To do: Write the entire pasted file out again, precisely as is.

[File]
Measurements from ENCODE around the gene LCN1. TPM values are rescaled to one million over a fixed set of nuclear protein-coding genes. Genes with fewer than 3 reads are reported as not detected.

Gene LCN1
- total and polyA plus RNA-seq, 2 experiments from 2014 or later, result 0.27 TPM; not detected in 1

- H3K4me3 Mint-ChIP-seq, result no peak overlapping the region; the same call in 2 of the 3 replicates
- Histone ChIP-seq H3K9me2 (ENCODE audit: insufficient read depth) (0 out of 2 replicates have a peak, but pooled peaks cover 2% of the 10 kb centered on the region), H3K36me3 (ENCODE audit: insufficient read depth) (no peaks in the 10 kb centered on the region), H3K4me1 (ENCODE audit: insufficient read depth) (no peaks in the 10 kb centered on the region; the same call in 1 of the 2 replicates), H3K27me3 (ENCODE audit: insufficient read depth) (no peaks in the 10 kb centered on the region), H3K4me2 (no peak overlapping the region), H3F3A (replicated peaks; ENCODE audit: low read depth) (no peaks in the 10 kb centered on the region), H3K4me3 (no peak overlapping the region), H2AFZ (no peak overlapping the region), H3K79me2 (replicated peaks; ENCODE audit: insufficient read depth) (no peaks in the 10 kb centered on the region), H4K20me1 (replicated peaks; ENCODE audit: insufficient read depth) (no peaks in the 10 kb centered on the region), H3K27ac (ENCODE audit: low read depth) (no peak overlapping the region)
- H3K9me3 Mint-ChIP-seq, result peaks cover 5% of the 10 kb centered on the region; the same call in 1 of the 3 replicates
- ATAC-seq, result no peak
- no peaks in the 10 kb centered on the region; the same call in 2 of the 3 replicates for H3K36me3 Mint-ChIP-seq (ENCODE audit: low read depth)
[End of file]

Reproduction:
Measurements from ENCODE around the gene LCN1. TPM values are rescaled to one million over a fixed set of nuclear protein-coding genes. Genes with fewer than 3 reads are reported as not detected.

Gene LCN1
- total and polyA plus RNA-seq, 2 experiments from 2014 or later, result 0.27 TPM; not detected in 1

- H3K4me3 Mint-ChIP-seq, result no peak overlapping the region; the same call in 2 of the 3 replicates
- Histone ChIP-seq H3K9me2 (ENCODE audit: insufficient read depth) (0 out of 2 replicates have a peak, but pooled peaks cover 2% of the 10 kb centered on the region), H3K36me3 (ENCODE audit: insufficient read depth) (no peaks in the 10 kb centered on the region), H3K4me1 (ENCODE audit: insufficient read depth) (no peaks in the 10 kb centered on the region; the same call in 1 of the 2 replicates), H3K27me3 (ENCODE audit: insufficient read depth) (no peaks in the 10 kb centered on the region), H3K4me2 (no peak overlapping the region), H3F3A (replicated peaks; ENCODE audit: low read depth) (no peaks in the 10 kb centered on the region), H3K4me3 (no peak overlapping the region), H2AFZ (no peak overlapping the region), H3K79me2 (replicated peaks; ENCODE audit: insufficient read depth) (no peaks in the 10 kb centered on the region), H4K20me1 (replicated peaks; ENCODE audit: insufficient read depth) (no peaks in the 10 kb centered on the region), H3K27ac (ENCODE audit: low read depth) (no peak overlapping the region)
- H3K9me3 Mint-ChIP-seq, result peaks cover 5% of the 10 kb centered on the region; the same call in 1 of the 3 replicates
- ATAC-seq, result no peak
- no peaks in the 10 kb centered on the region; the same call in 2 of the 3 replicates for H3K36me3 Mint-ChIP-seq (ENCODE audit: low read depth)